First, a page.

Zaccheaus

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In Luke  19:1-10  we hear the story of Zacchaeus

Zacchaeus as a chief Tax collectors would not have been a popular. Tax collectors were thought of as dishonest, fraudulent and  thieving with regard to the amount they would charge on top of the taxes they were collecting. Generally they they got away with this because as long as the taxes were paid then the Roman governor’s really didn’t care how much the collector were making. They were despised by those who worked and had to pay so much in taxes.  Quite right too we might think but of course this is not a literal event but an allegory pointing to a deeper mystery where we find Zacchaeus surprisingly closer to the truth than we might first think.

 One of the first observations we make about Zacchaeus is that he is short in stature. Actually the point here is not that he is short but that he could not ‘catch a glimpse of Jesus’.

 Difficulty in seeing in stories like this are usually metaphors that almost always point  us in the direction of lack of spiritual sight. It’s as if there is recognition that in Jesus that there is something profound and important but they haven’t yet ‘seen’ it for themselves. I remember being in this place in my own faith journey. I remember in Sunday school hearing stories of Jesus but try as hard as I might I couldn’t get it. I couldn’t catch a glimpse of it.  But somewhere in me a burning desire to see had been kindled.

 I remember too, in my late teens, watching a television programme about a prison chaplain who had been working with some of the most hardened criminals. The programme was about how one of the inmates lives had been turned around by by the chaplains approach. The chaplain began a weekly programme of meditating on stories from the gospels. To begin with these men saw this as a great opportunity to get out of their cells for an extra hour a week.  But this soon changed for one man who began to realise there was a transforming power in these stories. He didn’t yet get it but a desire to see was kindled and this desire became a yearning for more (rather than merely the opportunity to get out of the cell).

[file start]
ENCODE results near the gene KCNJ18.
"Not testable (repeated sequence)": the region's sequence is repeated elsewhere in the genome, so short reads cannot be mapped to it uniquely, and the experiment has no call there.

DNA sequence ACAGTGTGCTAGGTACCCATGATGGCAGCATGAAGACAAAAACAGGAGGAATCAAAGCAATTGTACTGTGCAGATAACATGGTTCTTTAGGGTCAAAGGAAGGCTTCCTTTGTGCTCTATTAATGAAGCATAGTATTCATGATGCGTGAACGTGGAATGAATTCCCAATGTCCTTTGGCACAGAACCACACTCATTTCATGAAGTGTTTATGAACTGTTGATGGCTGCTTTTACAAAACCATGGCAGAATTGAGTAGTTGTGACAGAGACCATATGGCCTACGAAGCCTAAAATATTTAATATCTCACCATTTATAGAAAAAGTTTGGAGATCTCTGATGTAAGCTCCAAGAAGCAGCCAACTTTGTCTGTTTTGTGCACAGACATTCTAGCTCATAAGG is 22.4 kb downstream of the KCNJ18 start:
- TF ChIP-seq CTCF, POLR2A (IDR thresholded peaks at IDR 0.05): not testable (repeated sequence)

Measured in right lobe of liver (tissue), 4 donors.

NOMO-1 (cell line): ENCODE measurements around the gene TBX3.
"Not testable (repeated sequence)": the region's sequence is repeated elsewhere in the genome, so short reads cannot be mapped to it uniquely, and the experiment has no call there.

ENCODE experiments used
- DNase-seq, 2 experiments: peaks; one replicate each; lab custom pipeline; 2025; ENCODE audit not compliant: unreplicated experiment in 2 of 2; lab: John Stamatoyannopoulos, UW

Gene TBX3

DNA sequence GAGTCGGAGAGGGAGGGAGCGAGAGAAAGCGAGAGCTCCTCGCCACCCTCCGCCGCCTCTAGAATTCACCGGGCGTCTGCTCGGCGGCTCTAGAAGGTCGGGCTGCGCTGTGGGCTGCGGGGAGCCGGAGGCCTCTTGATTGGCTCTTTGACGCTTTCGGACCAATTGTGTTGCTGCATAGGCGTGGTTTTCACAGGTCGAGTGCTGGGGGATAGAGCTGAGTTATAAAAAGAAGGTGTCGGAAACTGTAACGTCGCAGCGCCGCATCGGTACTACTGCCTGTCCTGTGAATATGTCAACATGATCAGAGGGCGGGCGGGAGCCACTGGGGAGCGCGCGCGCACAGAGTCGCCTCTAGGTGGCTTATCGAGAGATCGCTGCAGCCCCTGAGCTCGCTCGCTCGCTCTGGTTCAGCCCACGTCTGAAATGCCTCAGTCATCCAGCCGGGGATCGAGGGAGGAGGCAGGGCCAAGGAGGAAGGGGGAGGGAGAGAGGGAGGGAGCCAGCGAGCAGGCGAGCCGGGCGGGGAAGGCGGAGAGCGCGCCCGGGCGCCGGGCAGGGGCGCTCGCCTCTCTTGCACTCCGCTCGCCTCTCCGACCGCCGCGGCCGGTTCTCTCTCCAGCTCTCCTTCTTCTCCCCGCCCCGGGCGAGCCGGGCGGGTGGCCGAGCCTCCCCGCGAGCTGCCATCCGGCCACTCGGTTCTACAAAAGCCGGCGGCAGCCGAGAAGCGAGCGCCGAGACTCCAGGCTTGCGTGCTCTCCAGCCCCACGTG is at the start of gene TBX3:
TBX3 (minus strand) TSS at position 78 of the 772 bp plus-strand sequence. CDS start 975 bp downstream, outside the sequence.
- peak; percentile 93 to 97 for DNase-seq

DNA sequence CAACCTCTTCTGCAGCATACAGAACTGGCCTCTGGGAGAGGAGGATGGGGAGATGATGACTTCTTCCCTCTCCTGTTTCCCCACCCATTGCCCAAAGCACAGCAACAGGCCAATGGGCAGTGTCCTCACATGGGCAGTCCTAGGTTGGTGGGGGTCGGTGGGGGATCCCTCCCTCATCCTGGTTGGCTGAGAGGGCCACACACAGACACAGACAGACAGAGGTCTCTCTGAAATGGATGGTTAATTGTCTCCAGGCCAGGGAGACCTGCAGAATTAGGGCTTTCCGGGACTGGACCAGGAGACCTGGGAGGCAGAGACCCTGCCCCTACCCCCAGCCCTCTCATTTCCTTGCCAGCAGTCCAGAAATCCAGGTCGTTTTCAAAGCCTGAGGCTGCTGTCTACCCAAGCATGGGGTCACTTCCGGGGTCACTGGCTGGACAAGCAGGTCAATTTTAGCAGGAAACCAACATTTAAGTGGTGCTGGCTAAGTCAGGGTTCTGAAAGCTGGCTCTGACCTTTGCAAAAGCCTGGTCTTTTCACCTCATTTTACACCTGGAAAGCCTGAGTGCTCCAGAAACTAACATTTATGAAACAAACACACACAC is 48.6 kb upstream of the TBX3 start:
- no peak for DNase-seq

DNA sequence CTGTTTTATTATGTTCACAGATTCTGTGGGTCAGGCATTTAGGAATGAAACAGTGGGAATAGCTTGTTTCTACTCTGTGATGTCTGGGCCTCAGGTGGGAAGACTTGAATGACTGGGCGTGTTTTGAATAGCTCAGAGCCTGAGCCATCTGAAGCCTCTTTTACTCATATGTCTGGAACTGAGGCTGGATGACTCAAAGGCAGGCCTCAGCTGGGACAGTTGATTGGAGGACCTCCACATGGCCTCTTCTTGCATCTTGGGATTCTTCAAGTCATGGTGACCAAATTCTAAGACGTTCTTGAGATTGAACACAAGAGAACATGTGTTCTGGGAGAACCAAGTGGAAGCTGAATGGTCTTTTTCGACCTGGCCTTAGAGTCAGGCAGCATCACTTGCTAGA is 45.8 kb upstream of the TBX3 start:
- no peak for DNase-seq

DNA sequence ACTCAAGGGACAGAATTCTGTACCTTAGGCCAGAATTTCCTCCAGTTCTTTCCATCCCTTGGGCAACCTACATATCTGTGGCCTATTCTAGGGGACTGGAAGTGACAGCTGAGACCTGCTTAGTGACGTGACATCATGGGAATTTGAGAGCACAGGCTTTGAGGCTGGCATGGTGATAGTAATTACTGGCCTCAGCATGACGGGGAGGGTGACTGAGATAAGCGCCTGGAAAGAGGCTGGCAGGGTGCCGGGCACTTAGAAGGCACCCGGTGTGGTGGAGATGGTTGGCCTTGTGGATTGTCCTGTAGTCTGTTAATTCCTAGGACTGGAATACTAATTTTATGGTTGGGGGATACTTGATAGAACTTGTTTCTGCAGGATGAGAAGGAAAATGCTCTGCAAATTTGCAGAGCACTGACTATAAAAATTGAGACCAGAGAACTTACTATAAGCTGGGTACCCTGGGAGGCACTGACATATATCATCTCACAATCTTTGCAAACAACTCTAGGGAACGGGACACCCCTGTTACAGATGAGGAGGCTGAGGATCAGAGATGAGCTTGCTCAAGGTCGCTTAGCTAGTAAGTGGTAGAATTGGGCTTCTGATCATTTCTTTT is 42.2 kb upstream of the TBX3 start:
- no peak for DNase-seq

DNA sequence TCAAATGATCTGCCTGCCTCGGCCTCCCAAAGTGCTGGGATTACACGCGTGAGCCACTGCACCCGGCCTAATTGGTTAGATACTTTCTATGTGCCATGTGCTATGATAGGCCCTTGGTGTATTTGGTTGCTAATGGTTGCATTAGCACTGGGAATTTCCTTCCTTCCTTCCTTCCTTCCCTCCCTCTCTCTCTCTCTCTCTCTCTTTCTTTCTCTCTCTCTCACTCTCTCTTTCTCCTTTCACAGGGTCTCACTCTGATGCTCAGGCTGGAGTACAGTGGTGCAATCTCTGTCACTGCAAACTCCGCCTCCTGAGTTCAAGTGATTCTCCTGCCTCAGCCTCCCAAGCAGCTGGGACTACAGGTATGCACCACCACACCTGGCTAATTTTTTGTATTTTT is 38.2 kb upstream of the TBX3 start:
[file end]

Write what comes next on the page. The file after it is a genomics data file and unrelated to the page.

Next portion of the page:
He then described the moment when his spiritual eyes were suddenly opened and he saw who Jesus was, it was like an awakening for him.  This was a transformational moment when his spiritual sight because and his desire was realised.

 Desire for God is a powerful driving force in a person’s spiritual life – whether we are just beginning the journey or have become spiritually adept – this sense of yearning is a metaphysical process that enables the bond between God and the individual to be established. Indeed over time the yearning gets stronger it is experienced as a prayer and is designed to draw us into an ever deeper union.

 But let us consider Zacchaeus for a moment… Here was a man who was rich and had all the trappings of material wealth. One could imagine he could easily have been proud and arrogant.  And yet…

 Such was his longing to see Jesus that he was prepared to humiliate himself in front of the entire crowd by climbing a tree. How undignified was that! What kind of a fool would this wealthy man have made of himself amongst those who who already despised him.  Yet how great must have his desire been in order to drive him to humble himself before God.

 But in this undignified act of climbing the tree we discover  great keys to spiritual awakening…a yearning for God which humbles us as realisation begins to dawn. And even as we begin to  wake from our worldly slumber Christ is unveiled,  Zaccheus who has now seen and won’t ever unsee.

 ‘Zaccheus come down for I must come to your house today….’

 This is symbolic of the Christ energy awakening within Zacchaeus – not Jesus going to his literal house.

 That the crowds were scandalised show us that they were to busy worrying about other people’s lives (what Zacchaeus was doing and how Jesus was responding) to be personally awake enough, humble enough or desirous enough to want to experience the awakening within themselves.

 Judgement, pride,  lack of desire for truth and the soporific effect of literalism are the barriers that the human ego deploys in order to keep us as one of the crowd. Spiritual awakening begins with our burning desire to See God and our humility in approaching that sacred ground

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